The 26.2-mile highlight of the weekend, kicking off from 8.30am, offers some of the most breathtaking historic points of interest in Scotland, making it arguably one of the most picturesque marathons worldwide.
Starting at the city’s King’s Park, the route sets the bar high from the beginning, with the start line just minutes away from King's Knot on the grounds of the 12th-century park that was once a royal playground.
The earthworks were once part of the grounds of Stirling Castle and were remodelled for King Charles I's Scottish coronation.
The marathon route heads straight for Stirling Castle, which stands tall upon a 250ft extinct volcano entitled Castle Hill and dates as far back as the 12th Century, with additions built between the 1400s and 1600s.
Known as the gateway to the Highlands, its position formed a meeting point between the Lowlands and the Highlands and over the years it was used as a royal residence for many kings and queens.
Perhaps most famously, it was the childhood home of Mary Queen of Scots and James IV and I, and it now stands as one of Scotland's most popular attractions.
Following the A84, the route incorporates countryside views of the gently rolling hills and heads towards Blair Drummond Safari & Adventure Park before reaching the historic village of Doune, famed for its 14th-century courtyard castle.
Doune Castle, on the River Teith, was acquired by Robert Stewart, the 1st Duke of Albany and ruler of the kingdom, in 1361.
He spared no expense in ensuring the castle was an impressive sight, which is evident in its grand architecture.
So much so, the castle is these days renowned for being the filming location of Monty Python and the Holy Grail, Game of Thrones and Outlander.
After Doune, the marathon loops round to the small town of Dunblane, which is reported to have been founded by the Celtic missionary in 602.
The scenic Allan Water flows through the town, which is packed with charming villas and old architecture.
Many people know of Dunblane as being the home town of Olympic gold medal winning tennis player Andy Murray.
The marathon will go along the winding High Street to Andy Murray's gold post box, which is one of many around the country to have been established in the hometowns of Olympic gold medal winners following the 2012 Summer Olympics and Paralympics.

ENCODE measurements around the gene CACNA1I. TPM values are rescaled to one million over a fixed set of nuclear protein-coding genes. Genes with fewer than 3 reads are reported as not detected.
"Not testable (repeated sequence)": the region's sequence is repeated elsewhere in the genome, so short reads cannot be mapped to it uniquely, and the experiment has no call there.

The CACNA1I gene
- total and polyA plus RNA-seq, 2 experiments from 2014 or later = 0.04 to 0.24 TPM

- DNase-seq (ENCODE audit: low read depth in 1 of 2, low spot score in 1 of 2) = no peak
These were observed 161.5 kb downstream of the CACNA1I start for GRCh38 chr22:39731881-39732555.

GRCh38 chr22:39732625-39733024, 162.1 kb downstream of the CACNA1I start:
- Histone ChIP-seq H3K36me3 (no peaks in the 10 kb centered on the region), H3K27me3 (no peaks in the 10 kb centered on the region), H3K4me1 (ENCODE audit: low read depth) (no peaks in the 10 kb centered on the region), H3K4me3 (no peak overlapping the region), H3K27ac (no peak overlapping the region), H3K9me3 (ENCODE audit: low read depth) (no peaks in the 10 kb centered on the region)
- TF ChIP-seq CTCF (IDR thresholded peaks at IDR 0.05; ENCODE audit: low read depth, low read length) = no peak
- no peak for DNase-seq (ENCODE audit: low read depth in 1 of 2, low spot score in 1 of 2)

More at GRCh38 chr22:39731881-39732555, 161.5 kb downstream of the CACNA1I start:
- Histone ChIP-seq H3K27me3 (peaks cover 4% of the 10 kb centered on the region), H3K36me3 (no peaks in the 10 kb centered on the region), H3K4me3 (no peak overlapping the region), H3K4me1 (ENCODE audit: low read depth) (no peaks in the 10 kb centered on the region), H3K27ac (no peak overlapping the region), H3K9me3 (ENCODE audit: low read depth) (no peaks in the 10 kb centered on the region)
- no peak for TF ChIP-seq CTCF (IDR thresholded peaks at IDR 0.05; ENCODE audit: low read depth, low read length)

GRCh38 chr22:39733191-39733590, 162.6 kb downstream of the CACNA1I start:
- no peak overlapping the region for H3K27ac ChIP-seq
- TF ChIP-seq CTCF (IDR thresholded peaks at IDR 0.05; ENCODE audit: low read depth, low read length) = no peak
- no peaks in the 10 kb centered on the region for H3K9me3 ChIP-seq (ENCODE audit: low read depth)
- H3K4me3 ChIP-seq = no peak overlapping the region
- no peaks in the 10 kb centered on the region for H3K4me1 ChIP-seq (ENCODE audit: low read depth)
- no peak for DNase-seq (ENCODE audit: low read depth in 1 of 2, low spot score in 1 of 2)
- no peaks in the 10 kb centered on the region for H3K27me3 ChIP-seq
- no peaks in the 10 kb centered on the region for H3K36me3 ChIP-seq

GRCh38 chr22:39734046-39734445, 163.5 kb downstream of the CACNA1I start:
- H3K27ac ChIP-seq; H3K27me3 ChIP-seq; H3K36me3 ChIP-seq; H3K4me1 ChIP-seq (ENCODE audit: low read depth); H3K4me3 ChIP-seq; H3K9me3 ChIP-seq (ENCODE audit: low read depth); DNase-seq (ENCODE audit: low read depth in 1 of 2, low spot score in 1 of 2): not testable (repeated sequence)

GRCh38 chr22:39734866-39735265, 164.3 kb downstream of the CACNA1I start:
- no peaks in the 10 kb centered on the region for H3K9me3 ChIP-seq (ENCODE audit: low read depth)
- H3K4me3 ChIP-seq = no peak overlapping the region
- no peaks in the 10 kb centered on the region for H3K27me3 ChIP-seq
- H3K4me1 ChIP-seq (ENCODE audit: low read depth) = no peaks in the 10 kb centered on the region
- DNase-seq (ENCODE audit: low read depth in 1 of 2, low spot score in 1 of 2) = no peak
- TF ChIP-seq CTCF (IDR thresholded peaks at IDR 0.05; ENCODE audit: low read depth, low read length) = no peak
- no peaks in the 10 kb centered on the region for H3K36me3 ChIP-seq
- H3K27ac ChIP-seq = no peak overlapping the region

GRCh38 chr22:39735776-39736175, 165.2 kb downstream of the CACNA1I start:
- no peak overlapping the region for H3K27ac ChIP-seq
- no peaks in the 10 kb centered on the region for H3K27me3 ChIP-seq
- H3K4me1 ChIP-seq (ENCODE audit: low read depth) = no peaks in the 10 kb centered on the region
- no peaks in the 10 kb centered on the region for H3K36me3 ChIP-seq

Close to the ancient 7th-century Dunblane Cathedral, the post box provides a great photo opportunity.
The marathon journeys to Bridge of Allan, a stunning former spa town tucked under the Ochil Hills and three miles south of Dunblane.
The small town boasts a wealth of grand buildings which stem from the Victorian era, when Bridge of Allan became a popular spa resort when visitor numbers to the Trossachs soared.
Visitors included novelist and poet Robert Louis Stevenson, who holidayed there during his childhood.
Heading back towards the finish line at King's Park, Stirling Sottish Marathon passes the University of Stirling, which has impressive well-maintained grounds before reaching Stirling's most famous landmark, the Wallace Monument.
The 220ft tower opened in 1869 on Abbey Craig and has an impressive 246-step spiral staircase leading to a viewing point that has panoramic vistas across Ben Lomond, the Forth Valley and across Stirling town.
The monument marks the point where William Wallace's troops succeeded at The Battle of Stirling Bridge and exhibitions in the centre tell his story.
Event goers who have opted for the shorter versions can also marvel at the breathtaking sights in the area.
The half marathon, kicking off at 9.45am on the Sunday, will start and end at the same location as the full marathon and includes the Wallace Monument and Stirling Castle.
On the Saturday, the 5K, family and junior runs will be held.
To find out more about the event, visit the website of the Stirling Scottish Marathon 2022.